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Federal judge blocks AZ law that 'disenfranchised' Native voters; government shutdown could cost U.S. travel economy about $1 Billion per week; WA group brings 'Alternatives to Violence' to secondary students.

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Senator Robert Menendez offers explanations on the money found in his home, non-partisan groups urge Congress to avert a government shutdown and a Nevada organization works to build Latino political engagement.

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An Indigenous project in South Dakota seeks to protect tribal data sovereignty, advocates in North Carolina are pushing back against attacks on public schools, and Arkansas wants the hungriest to have access to more fruits and veggies.

Foster Families Speak Out on Child Welfare System

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Tuesday, September 22, 2015   

LANSING, Mich. – It's welcome news for some of the state's most vulnerable residents, as advocates for foster children believe the political climate is favorable for making improvements to the child welfare system.

Michele Corey, vice president with the independent policy organization Michigan's Children, says some members of the Legislature have been foster parents, or adopted children from the child welfare system. The organization has arranged for a day of testimony at the Capitol today about what the state is doing to support foster families.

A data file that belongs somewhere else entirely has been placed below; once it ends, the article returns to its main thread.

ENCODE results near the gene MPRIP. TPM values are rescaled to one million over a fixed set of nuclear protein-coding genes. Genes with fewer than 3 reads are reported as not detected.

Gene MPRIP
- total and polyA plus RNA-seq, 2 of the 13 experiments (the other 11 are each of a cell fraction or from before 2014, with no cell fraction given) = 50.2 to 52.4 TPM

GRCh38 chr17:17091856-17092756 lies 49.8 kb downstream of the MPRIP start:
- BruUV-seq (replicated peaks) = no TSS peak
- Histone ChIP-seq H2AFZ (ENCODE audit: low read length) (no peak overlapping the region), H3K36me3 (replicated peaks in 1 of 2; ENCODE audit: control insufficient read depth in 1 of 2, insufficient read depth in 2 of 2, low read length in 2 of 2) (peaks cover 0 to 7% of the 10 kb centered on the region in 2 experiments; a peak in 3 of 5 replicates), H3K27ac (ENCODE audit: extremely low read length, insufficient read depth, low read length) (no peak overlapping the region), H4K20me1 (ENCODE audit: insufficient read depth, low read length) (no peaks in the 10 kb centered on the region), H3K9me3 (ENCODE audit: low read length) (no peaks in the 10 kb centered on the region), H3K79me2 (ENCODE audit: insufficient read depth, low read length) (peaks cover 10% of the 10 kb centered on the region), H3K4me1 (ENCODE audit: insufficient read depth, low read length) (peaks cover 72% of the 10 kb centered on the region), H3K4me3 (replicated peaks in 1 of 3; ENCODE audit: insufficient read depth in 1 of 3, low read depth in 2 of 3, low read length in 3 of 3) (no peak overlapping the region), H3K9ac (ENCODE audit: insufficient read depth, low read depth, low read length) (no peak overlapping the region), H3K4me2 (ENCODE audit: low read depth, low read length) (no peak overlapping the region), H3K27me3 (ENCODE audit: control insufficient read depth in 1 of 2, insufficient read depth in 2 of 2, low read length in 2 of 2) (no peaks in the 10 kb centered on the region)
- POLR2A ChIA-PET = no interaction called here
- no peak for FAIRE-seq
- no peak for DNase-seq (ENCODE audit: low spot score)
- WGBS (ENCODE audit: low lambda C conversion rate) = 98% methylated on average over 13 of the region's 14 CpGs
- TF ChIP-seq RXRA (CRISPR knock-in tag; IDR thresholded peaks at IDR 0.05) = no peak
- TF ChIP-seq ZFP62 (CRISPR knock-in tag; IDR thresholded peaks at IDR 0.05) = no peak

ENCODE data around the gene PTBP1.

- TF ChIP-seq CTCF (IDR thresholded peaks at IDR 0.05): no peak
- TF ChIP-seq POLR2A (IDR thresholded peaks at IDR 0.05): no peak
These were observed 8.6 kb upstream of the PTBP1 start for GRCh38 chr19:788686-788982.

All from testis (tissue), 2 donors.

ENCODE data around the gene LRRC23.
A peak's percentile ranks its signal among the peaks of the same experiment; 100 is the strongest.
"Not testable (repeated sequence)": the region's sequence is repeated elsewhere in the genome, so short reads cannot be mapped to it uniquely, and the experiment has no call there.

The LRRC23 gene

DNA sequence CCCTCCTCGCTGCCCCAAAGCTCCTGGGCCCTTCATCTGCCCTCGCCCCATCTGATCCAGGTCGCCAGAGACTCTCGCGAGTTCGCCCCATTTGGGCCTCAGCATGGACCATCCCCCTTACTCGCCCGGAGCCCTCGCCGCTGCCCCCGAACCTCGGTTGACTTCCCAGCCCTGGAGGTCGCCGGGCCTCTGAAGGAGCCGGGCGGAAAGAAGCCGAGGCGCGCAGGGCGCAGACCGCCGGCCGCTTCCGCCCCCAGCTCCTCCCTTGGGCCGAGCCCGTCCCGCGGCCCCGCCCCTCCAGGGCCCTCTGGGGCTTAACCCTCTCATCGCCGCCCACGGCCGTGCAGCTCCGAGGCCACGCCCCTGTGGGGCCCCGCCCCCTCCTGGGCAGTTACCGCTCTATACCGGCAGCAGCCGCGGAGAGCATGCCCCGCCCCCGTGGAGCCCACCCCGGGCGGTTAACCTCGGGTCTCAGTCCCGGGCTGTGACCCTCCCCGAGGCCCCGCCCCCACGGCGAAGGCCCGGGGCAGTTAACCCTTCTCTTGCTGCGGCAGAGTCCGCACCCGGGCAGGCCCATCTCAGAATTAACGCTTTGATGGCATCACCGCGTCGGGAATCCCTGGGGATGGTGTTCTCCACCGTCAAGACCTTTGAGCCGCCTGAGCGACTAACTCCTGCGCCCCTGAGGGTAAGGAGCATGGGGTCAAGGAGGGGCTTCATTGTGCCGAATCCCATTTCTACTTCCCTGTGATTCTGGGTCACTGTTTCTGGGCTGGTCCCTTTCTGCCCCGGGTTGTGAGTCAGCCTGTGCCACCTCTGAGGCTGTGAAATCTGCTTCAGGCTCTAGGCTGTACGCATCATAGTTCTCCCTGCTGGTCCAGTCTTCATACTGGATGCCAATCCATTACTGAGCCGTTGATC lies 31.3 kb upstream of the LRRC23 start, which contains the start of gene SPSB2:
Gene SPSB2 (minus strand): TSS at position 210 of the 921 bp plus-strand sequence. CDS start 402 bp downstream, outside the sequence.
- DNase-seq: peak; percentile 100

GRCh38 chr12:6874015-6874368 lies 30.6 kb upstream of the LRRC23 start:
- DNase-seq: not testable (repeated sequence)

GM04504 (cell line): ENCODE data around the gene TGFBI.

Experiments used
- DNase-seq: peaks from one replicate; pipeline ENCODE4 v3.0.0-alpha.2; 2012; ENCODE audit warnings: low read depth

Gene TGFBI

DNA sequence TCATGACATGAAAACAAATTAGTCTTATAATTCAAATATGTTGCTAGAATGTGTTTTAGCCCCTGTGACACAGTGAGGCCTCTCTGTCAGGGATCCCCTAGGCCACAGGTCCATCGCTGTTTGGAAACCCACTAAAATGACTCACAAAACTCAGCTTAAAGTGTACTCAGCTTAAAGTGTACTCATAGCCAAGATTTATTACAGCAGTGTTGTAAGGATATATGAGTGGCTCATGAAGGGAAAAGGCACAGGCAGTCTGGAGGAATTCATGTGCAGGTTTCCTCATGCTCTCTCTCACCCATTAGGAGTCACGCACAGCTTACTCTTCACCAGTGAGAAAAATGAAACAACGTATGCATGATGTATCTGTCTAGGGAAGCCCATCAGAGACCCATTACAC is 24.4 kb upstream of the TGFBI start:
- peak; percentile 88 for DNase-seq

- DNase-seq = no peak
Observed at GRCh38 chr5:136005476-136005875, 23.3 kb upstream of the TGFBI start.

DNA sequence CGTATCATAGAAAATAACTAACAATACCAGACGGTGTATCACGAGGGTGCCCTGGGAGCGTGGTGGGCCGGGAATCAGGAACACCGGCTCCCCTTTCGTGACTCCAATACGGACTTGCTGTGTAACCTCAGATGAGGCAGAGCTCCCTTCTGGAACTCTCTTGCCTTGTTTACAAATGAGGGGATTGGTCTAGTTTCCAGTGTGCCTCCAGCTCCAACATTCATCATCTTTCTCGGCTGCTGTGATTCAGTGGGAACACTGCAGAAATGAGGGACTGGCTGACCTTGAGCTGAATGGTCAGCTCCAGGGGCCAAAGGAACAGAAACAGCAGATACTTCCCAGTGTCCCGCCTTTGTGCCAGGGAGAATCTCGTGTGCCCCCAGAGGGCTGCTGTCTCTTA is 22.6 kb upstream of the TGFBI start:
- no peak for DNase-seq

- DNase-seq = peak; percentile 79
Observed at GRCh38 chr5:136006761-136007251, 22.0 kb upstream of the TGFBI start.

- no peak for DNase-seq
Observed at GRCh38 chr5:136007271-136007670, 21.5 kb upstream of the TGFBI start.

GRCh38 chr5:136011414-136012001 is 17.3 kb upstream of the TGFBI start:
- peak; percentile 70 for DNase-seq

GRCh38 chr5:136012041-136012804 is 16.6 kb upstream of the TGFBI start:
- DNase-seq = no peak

"We're talking about foster parents, adoptive parents, guardians in some circumstances and even the birth parents," says Corey. "A large number of kids that enter into the foster care system actually end up being reunified with their birth parents."

At any given time, the state has roughly 13,000 children in the foster care system.

Corey says one of the most common frustrations expressed by foster youth and parents is a lack of stability, as many children are uprooted and moved several times. She says targeted investments from the state could help.

"That clearly has a lot to do with how foster parents are recruited, and how guardians are supported, she says. "How we're really doing as a state, in terms of finding more permanent situations for these kids."

Since many foster children are vulnerable – having already suffered trauma, abuse or neglect – Corey says the policies and choices the state makes can speak volumes.

"They are more at the whim of how we're investing, how we're making decisions, than other children," she says. "We need to learn from their experiences, and learn from the experiences of their caregivers."

Testimony is scheduled to begin at 10 a.m. in the Speaker's Library at the Capitol.


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